Vol. 107 No. 1 (2013)
Research Papers

Soil mapping and classification: a case study in the Tigray Region, Ethiopia

Ahmed Harb Rabia
1 University of Damanhour, Faculty of agriculture, department of natural resources and agricultural engineering. Damanhour, Egypt.
Rasha Ramzy Afifi
2 National Research centre.Department of Plant Nutrition. P.O. Box 12622, El-Tahreer Street , Dokki, Egypt.
Aweke Mulualem Gelaw
3 Department of Land Resources Management and Environmental Protection, Mekelle University, P.O.Box: 231. Mekelle, Ethiopia.
Simone Bianchi
4 29th Course Professional Master " Geomatics and Natural Resources Evaluation" Istituto Agronomico per L’oltremare, Firenze, Italy.
Hernán Figueredo
5 Ministry of Development Planning, Vice-Ministry of Planning and Coordination, General Direction of Territorial Planning - La Paz, Bolivia.
Tran Lan Huong
6 Asian Managament and Development Institute - Hanoi, Viet Nam.
Amado Adalberto Lopez
7 Faculty of Agronomy, San Carlos University, Guatemala.
Sabil Damiao Mandala
8 Pedagogical University, Faculty of Social Sciences, Department of Geography, Maputo, Mozambique.
Erica Matta
9 Institute for Electromagnetic Sensing of the Environment (IREA-CNR), Via Bassini 15, 20133 Milano, Italy.
Marta Ronchi
4 29th Course Professional Master " Geomatics and Natural Resources Evaluation" Istituto Agronomico per L’oltremare, Firenze, Italy.
Hishe Woldegiorgis Solomon
10 Mekelle University, college of Social Science and Languages, Department of Geography and Environmental Studies, P.O.Box: 231. Mekelle, Ethiopia.
Alfred Kouly Tine
11 Institut National de Pédologie du Sénégal, Division Cartographie et Cadastre Agricole. Routes des Pères Maristes BP 10709 Dakar, Sénégal.
Mohamed Saleh Youssef
12 Ministry of Water Resources and Irrigation, Corniche El-Nile, Imbaba, Postal Code: 12666, Giza, Egypt.
Maria Gabriela Gutierrez
4 29th Course Professional Master " Geomatics and Natural Resources Evaluation" Istituto Agronomico per L’oltremare, Firenze, Italy.
Muktar Mohammed Yusuf
13 Haramaya University, College of Agriculture and Environmental Sciences, School of Natural Resources Management and Environmental Sciences, P.O. Box,138, Dire Dawa, Ethiopia.
Valeria Alessandro
14 Istituto Agronomico per l'Oltremare, Via A. Cocchi 4 Firenze, Italy.
Published June 21, 2013
How to Cite
Rabia, A. H., Afifi, R. R., Gelaw, A. M., Bianchi, S., Figueredo, H., Huong, T. L., Lopez, A. A., Mandala, S. D., Matta, E., Ronchi, M., Solomon, H. W., Tine, A. K., Youssef, M. S., Gutierrez, M. G., Yusuf, M. M., & Alessandro, V. (2013). Soil mapping and classification: a case study in the Tigray Region, Ethiopia. Journal of Agriculture and Environment for International Development (JAEID), 107(1), 73-99. https://doi.org/10.12895/jaeid.20131.81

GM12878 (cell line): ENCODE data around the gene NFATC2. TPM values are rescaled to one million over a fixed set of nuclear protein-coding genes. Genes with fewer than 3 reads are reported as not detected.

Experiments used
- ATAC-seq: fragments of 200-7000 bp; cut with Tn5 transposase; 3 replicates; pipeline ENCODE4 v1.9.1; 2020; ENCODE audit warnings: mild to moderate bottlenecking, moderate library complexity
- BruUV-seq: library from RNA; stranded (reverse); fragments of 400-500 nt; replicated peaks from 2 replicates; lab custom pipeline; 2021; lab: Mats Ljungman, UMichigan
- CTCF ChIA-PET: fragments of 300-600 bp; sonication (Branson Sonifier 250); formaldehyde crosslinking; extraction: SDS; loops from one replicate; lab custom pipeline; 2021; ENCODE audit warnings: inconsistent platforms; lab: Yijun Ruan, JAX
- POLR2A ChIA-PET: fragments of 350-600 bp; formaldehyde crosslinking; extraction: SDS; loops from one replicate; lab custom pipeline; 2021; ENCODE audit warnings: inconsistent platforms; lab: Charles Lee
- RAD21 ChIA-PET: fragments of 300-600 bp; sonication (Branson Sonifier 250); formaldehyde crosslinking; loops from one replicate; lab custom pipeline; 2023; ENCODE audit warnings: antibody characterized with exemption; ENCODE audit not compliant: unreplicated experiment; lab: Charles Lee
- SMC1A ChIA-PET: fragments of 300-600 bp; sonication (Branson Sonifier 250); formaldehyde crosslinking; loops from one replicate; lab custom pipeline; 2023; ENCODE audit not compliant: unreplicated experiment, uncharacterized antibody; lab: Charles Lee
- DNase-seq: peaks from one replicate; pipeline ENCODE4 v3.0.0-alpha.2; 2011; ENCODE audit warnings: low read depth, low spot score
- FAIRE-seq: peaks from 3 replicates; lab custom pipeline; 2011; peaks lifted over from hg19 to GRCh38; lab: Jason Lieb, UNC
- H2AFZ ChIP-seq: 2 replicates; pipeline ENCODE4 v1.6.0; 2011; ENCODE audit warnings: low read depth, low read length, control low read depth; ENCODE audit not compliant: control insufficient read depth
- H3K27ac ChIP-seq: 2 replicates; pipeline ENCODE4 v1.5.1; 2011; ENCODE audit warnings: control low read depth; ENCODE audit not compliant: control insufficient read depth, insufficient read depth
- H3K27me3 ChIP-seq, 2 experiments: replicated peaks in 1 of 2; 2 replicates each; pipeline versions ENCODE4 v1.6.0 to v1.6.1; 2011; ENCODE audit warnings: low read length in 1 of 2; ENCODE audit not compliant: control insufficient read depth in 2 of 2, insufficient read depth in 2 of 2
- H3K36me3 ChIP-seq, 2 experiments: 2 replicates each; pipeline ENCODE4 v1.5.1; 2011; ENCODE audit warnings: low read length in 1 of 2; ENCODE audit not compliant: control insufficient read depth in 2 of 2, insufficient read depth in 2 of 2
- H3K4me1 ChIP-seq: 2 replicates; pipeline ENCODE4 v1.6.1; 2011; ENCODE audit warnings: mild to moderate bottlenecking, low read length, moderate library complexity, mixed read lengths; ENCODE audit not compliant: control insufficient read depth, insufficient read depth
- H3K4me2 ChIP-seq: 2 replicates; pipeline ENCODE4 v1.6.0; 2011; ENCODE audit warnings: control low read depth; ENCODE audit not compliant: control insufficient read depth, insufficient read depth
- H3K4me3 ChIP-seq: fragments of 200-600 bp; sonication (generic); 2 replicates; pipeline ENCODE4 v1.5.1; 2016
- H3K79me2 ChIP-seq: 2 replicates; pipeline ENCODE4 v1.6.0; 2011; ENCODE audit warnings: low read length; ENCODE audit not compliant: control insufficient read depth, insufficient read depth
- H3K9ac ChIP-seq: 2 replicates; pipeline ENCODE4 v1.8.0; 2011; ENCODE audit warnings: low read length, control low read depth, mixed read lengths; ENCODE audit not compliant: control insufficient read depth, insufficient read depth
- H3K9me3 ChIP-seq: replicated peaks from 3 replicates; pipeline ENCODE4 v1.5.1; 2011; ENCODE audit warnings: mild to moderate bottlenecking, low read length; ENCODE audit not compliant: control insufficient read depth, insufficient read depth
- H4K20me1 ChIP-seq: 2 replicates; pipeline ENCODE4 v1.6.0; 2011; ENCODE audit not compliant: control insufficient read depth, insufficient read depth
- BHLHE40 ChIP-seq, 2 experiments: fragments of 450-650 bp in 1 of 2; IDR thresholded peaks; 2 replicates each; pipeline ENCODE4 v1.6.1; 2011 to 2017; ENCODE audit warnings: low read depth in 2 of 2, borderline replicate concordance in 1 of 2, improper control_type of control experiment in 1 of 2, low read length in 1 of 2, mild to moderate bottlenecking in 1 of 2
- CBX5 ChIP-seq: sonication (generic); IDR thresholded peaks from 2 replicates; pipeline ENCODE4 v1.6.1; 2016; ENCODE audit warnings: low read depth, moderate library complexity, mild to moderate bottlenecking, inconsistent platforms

Abstract

Soil map is one of the basic tools in any agricultural development planning and generating a digital one is even more effective and more productive for natural resources evaluation. Moreover, remote sensing and GIS have added to soil classification different concept and enforcement. The study aim was to produce digital soil maps for the study area following different classification systems (ST and WRB) and to define the spatial distribution and characteristics all the soil classes in the study area, which will be indispensable for future development planning. This work has been done as a part of the 29th Course Professional Master in IAO institution, Florence, Italy. The study area was Kilte Awulaelo district in Tigray region, Ethiopia, Which is characterized by different topographies and geomorphologies with different agro ecological conditions. Eleven main soil groups and sixty soil types were identified in the study area. The main soil groups are: Leptosols, Vertisols, Fluvisols, Stagnosols, Kastanozems, Phaeozems, Calcisols, Luvisols, Arenosols, Cambisols and Regosols.  Regosols and Cambisols are the dominant soils in the study area which is characteristic soils of rainfed agriculture and land affected by erosion. Using spatial distribution map of each soil group was very helpful to connect soil characteristics with soil forming factors. Lastly, GIS and remote sensing were very effective tools in this study and gave higher value for the final study results.